Routine

It’s time for my bi-weekly reflection on staying home and returning to work. Let’s begin.

A woman in my mothers’ group asked what Bama’s and my routine is like. She said that she refocuses her day around her daughter when she’s with her (she works part time) whereas I am home with Bama everyday. Is my day like hers, she asked.

Mister and I generally trade-off getting up with Bama. The other one gets an extra hour or two of sleep. If it’s me who gets up, we have oatmeal or pancakes (really, people, these things take all of 10 minutes to make, it’s not a big deal), fruit, and yogurt. We used to nurse and read, then have quiet time and read, but when we weaned (you know, to help jump start the whole next baby business), she drifted away from that cozy morning routine. Bummer. Anyway. We play in the house until her nap. Mister usually takes her on a walk on his mornings. They visit the coffee guy, say hello to Bakesale Betty or her husband or Bama’s favorite people who work at the bakery. 

I try to cook when she is a sleep, but I don’t do this everyday. I can’t. I need a little downtime. Sometimes, during her nap, I nap. Or read. Or watch TV and knit. Or whatever. But I don’t do laundry or cooking or cleaning, which is double-edged because I get a little time to myself, but I have more to do later. We are often in the kitchen together, either cooking or cleaning or both. She slept through most a couple of cooking sprees last week, but not through the dishes. During these times, she plays in the kitchen with me or in her play space which has moved a couple of times but seems to have settled in a corner of the living room where I can see her from the sink area — handy if you have a mound of pots and pans and tiny bowls and little forks to wrestle.

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We go to the store. We play. We go on walks. She plays alone. We read. We nap. Bama plays well alone. So does Mr. Wilson. I’ve been wrestling a lot of with temperament (nature) vs. nurture and think it’s a bit of each. Bama and Mr. Wilson like to tinker with things, but they also have mamas or papas who can’t spend an entire day just on them. Nor do they have a nanny or other caregiver. Sometimes they have to do for themselves. I think that’s okay. She seems okay. It’s our trade-off. She won’t learn another language from me, whereas her friends are learning Spanish, German, and Mandarin, but we’ll figure that part out later.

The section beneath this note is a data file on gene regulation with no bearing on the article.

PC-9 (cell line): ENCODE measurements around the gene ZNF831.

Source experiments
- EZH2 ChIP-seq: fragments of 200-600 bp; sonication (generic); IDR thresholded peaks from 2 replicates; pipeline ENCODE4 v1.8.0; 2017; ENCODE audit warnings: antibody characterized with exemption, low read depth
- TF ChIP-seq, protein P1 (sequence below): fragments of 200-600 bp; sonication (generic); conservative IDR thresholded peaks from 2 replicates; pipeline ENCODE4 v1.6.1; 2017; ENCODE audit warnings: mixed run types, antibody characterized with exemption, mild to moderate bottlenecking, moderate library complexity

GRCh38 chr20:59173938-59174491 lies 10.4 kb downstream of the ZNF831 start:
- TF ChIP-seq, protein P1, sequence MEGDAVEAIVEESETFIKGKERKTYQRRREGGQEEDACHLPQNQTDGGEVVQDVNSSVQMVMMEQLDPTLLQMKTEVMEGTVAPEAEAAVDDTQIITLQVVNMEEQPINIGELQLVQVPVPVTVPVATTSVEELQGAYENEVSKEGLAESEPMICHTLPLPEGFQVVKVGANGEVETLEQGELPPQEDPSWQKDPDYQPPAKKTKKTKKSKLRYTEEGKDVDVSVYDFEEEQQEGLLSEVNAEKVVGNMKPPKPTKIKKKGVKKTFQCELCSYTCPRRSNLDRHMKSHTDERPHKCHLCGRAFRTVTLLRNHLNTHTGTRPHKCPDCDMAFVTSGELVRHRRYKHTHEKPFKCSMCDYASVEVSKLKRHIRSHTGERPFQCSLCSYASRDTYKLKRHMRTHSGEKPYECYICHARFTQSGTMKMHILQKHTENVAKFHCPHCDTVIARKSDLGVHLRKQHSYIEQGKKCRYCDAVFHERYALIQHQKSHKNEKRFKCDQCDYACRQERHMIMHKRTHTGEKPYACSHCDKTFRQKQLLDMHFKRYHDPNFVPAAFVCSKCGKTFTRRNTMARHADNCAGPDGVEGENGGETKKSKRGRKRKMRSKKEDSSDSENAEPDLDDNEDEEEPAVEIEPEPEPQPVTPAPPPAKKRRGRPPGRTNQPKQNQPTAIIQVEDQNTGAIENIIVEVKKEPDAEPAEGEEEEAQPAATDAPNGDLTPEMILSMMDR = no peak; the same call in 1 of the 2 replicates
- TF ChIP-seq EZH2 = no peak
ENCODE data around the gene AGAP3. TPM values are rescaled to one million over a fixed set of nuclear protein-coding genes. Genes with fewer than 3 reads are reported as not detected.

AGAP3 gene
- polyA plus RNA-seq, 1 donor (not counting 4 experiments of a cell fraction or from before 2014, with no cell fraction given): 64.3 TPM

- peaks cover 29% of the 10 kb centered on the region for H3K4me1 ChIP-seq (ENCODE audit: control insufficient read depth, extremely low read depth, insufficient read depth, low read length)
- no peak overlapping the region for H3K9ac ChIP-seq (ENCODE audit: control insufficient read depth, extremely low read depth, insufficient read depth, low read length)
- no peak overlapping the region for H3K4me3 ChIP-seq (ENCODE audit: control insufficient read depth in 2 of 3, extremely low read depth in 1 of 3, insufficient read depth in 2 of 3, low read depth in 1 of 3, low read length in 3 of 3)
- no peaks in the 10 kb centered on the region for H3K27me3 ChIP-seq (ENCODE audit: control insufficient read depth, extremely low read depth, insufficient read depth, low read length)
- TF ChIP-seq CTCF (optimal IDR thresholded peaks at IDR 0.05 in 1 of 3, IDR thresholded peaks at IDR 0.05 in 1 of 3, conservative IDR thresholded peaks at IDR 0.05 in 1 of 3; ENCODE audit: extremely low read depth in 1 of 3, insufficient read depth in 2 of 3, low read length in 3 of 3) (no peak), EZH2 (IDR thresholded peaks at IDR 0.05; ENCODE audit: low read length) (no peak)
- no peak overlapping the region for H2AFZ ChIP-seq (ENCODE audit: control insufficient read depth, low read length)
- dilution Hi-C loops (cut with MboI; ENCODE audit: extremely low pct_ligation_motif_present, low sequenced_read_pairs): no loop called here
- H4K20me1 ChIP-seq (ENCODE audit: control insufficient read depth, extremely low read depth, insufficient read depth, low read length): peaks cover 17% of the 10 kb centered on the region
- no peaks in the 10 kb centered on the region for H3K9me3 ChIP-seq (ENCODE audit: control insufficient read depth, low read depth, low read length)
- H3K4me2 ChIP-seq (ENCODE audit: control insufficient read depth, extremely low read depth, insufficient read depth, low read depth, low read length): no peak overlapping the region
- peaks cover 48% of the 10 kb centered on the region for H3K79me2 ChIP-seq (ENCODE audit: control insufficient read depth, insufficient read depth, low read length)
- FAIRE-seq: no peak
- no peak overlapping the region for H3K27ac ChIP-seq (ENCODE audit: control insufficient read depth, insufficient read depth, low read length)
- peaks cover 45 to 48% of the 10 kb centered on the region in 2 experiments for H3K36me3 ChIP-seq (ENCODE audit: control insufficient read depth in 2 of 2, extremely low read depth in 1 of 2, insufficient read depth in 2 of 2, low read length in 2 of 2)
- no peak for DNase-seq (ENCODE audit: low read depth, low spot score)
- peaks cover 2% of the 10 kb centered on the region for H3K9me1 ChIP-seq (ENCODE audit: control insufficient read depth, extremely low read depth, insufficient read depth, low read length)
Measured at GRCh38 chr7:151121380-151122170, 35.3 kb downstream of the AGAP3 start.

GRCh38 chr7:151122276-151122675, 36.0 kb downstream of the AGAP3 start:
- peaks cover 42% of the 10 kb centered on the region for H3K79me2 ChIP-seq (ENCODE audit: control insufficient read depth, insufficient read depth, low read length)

Some of our days are quiet, inside days. We watch the world from our front windows. We like to see the garbage and recycling trucks come by. We love the street cleaners. Our new friend, nickname undecided by for now he’s The Crush, loves trucks and buses and can say truck and bus when they go by. I think that’s cool. I’d love for Bama to yell truck when our street cleaner friend trundles by.

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There are big trade-offs with staying home. I love it. I do. But our budget is tighter.  People think I’m a nutter for giving up a career. It can be isolating to stay home. Minutes pass, too many minutes, where I’m lost in my own thoughts and Bama’s on her own. I second guess our playtime; I wonder if I leave her to her own devices too often. She’s not learning another language from a caregiver. 

Every few days I ask Mister if he’d like me to go back to work. He bears the burden of being our breadwinner, alliteration not withstanding. He does not get to see Bama as much as I do. By the end of the week, she’s saying mamamamamama when over the weekend she lets a Bapa/paba/baba slip out now and again. He says most of his male friends wish they could be home full or part time with their babies.

But we neither of us think that teaching makes sense financially or emotionally for us. I’d spend a little more than half a paycheck on childcare, if I stuck to a 40 hour week. If you know a teacher, you know that 40 hour weeks are hogwash, especially for English teachers . We could afford some extras if I worked, but we would all lose more, especially Bama and me.

The simple truth is that I don’t want to work at a job while I have my daughter. I can’t figure out a way to teach even part time (at my current school) and have it make sense financially and emotionally. I like being home with Bama, even with all the cutbacks and periodic loneliness. 

 

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Routine

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